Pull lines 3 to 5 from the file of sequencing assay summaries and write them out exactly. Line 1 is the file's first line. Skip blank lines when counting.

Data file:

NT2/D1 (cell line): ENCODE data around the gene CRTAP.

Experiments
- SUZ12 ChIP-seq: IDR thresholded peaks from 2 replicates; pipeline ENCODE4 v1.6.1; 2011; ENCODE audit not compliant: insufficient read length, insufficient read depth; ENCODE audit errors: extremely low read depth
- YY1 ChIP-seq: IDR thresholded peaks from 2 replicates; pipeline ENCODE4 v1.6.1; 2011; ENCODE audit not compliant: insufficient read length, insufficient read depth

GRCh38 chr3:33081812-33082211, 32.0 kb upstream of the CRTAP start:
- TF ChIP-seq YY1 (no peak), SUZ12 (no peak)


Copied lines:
- SUZ12 ChIP-seq: IDR thresholded peaks from 2 replicates; pipeline ENCODE4 v1.6.1; 2011; ENCODE audit not compliant: insufficient read length, insufficient read depth; ENCODE audit errors: extremely low read depth
- YY1 ChIP-seq: IDR thresholded peaks from 2 replicates; pipeline ENCODE4 v1.6.1; 2011; ENCODE audit not compliant: insufficient read length, insufficient read depth

GRCh38 chr3:33081812-33082211, 32.0 kb upstream of the CRTAP start: